mixed media on Masonite
60 x 90.4 cm (image); 66 x 96.5 cm (frame)
Carl Plate catalogue no. 187/58
signed and dated ‘Carl Plate 58’ (upper right); inscribed with ‘EXPOSED 18758’ (on the reverse)
The Estate of Jocelyn Plate
David Jones Art Gallery, Sydney, 1958
Carl Plate Paintings 1957-59, Leicester Galleries, London, United Kingdom, 1959, cat. 21
Adolph & Carl Plate, Lewers Bequest & Penrith Regional Gallery, Penrith, October 1986-January 1987, cat. 7
This was one of 67 paintings that Plate exhibited at David Jones Art Gallery, Sydney, in 1958. A glowing review of these works at the time read: “…one of the most impressive one man exhibitions of paintings in years at DJ’s Gallery. The quantity of the work is in itself overwhelming, sixty-seven paintings (done during the last two years…but it is the quality of the canvases that has the main impact for Plate now stands among Australia’s best painters…the range is immense, but – one sees the man, his passion – and the compensating artist’s sensitivity and tenderness. There is a sureness of judgment, the harmonies edged with acidity. Vibrating planes move in space, interlock, separate and united again.” (‘Impressive Exhibition by Carl Plate’, Sydney Morning Herald, 17 September 1958)
Soft, gently ragged masses emerged from an atmospheric matrix, fluctuating quietly, while lines strayed across them as if looking for the contours of a landscape form. Shifts of rhythm were given by clusters of leaf-like shapes, breaking away from their parent masses. The colours, bluish greens, browns, whites and elegiac greys – gave a calm face to images beneath which an implied world stirred uneasily. (Robert Hughes, The Art of Australia, Penguin Books, 1984, pp. 294-95.)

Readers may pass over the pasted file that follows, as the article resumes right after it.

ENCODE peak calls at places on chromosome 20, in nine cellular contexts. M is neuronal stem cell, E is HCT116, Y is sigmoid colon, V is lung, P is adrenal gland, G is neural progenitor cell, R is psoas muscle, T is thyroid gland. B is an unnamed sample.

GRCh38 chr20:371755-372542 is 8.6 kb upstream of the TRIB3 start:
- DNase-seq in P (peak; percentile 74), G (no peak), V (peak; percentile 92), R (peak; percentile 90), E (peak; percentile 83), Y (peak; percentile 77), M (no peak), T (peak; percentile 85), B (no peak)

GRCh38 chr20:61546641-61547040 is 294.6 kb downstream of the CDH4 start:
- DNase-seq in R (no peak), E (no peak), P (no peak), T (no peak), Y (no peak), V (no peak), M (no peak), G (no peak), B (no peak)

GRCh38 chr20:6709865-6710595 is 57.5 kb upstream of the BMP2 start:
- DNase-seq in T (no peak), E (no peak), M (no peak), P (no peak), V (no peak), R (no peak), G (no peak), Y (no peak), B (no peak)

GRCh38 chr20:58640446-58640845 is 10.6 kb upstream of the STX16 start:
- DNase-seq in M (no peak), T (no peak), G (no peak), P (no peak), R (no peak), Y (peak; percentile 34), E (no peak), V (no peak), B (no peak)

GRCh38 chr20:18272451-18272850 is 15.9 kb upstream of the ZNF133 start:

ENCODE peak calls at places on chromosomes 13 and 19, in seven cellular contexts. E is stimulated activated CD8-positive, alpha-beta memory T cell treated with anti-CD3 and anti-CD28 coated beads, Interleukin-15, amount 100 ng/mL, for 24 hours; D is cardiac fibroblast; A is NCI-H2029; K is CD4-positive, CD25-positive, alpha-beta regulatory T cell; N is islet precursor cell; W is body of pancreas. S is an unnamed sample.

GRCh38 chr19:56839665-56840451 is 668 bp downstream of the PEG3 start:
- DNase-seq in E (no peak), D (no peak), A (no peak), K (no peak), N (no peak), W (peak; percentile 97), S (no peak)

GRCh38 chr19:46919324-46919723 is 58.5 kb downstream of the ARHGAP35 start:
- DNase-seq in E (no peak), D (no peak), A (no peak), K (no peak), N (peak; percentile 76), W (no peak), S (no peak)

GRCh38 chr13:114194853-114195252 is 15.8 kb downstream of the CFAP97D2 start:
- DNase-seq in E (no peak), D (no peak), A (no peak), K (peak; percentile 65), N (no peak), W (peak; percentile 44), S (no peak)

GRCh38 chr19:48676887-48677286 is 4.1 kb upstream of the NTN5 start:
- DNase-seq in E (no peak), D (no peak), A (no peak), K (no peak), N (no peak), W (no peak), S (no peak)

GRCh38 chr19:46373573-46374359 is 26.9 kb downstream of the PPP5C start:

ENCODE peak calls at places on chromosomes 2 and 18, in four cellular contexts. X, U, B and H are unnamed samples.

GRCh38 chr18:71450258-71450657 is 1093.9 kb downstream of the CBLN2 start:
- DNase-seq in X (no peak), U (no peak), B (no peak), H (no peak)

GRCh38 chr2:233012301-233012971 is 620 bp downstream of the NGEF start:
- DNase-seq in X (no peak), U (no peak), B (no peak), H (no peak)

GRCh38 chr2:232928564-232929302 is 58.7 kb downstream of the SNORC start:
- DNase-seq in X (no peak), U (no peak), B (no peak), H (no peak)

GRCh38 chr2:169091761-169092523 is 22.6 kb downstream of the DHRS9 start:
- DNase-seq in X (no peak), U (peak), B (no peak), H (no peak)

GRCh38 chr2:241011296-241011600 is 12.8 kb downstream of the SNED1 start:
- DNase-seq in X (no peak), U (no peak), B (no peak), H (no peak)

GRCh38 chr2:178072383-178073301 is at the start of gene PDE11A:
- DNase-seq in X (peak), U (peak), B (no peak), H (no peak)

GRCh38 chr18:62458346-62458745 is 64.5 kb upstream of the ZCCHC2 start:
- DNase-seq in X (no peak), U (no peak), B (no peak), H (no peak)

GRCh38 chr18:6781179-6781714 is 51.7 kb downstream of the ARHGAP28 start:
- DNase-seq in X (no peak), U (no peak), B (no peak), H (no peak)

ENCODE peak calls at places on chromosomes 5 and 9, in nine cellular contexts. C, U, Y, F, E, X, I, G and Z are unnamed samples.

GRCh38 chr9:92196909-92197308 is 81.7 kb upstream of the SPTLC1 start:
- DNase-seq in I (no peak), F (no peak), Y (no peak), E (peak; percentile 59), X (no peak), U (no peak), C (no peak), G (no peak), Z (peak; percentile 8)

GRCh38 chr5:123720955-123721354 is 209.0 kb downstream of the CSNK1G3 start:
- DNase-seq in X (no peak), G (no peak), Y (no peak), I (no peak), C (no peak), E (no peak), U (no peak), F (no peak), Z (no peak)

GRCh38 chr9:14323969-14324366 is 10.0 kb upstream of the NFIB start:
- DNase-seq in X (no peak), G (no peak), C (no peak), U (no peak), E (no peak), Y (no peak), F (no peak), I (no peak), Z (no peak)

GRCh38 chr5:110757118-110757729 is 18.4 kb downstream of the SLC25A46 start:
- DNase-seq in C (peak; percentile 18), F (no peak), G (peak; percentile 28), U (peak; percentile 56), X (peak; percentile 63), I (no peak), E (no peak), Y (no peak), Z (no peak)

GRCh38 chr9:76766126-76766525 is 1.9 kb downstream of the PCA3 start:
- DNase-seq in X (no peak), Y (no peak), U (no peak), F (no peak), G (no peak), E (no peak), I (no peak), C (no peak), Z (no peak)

Returning from Europe after the Second World War, Carl Plate developed a profile as one of Sydney’s leading art world figures. A painter and collagist, he also ran the Notanda Gallery, an exhibition space and bookstore that served as a pivotal location for introducing contemporary art to Australia from Europe and the United States.
Inspired by encounters with Dada and Surrealist art and his travels through Europe and the Americas, Plate developed a style that was abstract, but with a dream-like undercurrent. He deployed colour to great effect, using a mostly reserved palette, though there are moments of vibrancy that attract the eye. At the same time, drawing was an integral component of Plate’s practice. “Colour,” he wrote in 1957, “although a joy to man’s soul, plays but a minor role in drawing, if it plays any role at all. The strength of drawing lies in its purity. Its purity makes it the most direct and personal of all forms of graphic expression.” This balance of opposites is a recurring feature in Plate’s work, which Bernard Smith felt “occupies a central, almost classical position between the linearists and the tonalists”.
Carl Plate exhibited extensively throughout his life alongside running the Notanda Gallery. In 1961, he was one of the “Sydney 9” group of abstract artists, exhibiting alongside John Olsen and William Rose. In 2006-07, the Art Gallery of New South Wales exhibited examples of Plate’s works from their collection. In 2009, an exhibition of his prolific collage works, ‘Carl Plate: Collage, 1938-1976’ was staged at the Hazelhurst Regional Gallery and Arts Centre. His work is represented in state and national collections in Australia, and in private collections in Australia, Europe and the United States.